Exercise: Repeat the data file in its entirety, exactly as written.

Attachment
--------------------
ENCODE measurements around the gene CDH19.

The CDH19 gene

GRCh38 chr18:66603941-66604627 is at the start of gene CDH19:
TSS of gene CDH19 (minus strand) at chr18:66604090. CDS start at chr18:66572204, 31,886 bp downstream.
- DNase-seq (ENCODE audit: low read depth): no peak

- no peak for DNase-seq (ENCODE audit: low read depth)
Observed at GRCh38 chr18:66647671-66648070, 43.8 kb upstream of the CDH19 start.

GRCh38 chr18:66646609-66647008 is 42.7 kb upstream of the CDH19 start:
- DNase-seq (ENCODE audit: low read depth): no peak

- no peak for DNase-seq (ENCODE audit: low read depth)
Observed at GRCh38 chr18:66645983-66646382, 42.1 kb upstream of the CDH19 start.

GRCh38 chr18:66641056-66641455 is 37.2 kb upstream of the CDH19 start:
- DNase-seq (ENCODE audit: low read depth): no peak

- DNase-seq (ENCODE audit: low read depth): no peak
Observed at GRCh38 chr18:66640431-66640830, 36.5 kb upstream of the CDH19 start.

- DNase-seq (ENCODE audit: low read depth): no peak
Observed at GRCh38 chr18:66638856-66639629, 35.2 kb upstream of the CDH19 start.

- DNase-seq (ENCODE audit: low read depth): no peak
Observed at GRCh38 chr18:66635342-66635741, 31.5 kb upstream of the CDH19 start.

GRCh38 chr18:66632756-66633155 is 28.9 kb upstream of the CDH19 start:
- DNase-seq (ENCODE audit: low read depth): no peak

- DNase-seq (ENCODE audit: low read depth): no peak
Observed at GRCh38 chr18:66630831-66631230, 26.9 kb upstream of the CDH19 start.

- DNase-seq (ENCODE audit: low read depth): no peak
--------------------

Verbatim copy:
ENCODE measurements around the gene CDH19.

The CDH19 gene

GRCh38 chr18:66603941-66604627 is at the start of gene CDH19:
TSS of gene CDH19 (minus strand) at chr18:66604090. CDS start at chr18:66572204, 31,886 bp downstream.
- DNase-seq (ENCODE audit: low read depth): no peak

- no peak for DNase-seq (ENCODE audit: low read depth)
Observed at GRCh38 chr18:66647671-66648070, 43.8 kb upstream of the CDH19 start.

GRCh38 chr18:66646609-66647008 is 42.7 kb upstream of the CDH19 start:
- DNase-seq (ENCODE audit: low read depth): no peak

- no peak for DNase-seq (ENCODE audit: low read depth)
Observed at GRCh38 chr18:66645983-66646382, 42.1 kb upstream of the CDH19 start.

GRCh38 chr18:66641056-66641455 is 37.2 kb upstream of the CDH19 start:
- DNase-seq (ENCODE audit: low read depth): no peak

- DNase-seq (ENCODE audit: low read depth): no peak
Observed at GRCh38 chr18:66640431-66640830, 36.5 kb upstream of the CDH19 start.

- DNase-seq (ENCODE audit: low read depth): no peak
Observed at GRCh38 chr18:66638856-66639629, 35.2 kb upstream of the CDH19 start.

- DNase-seq (ENCODE audit: low read depth): no peak
Observed at GRCh38 chr18:66635342-66635741, 31.5 kb upstream of the CDH19 start.

GRCh38 chr18:66632756-66633155 is 28.9 kb upstream of the CDH19 start:
- DNase-seq (ENCODE audit: low read depth): no peak

- DNase-seq (ENCODE audit: low read depth): no peak
Observed at GRCh38 chr18:66630831-66631230, 26.9 kb upstream of the CDH19 start.

- DNase-seq (ENCODE audit: low read depth): no peak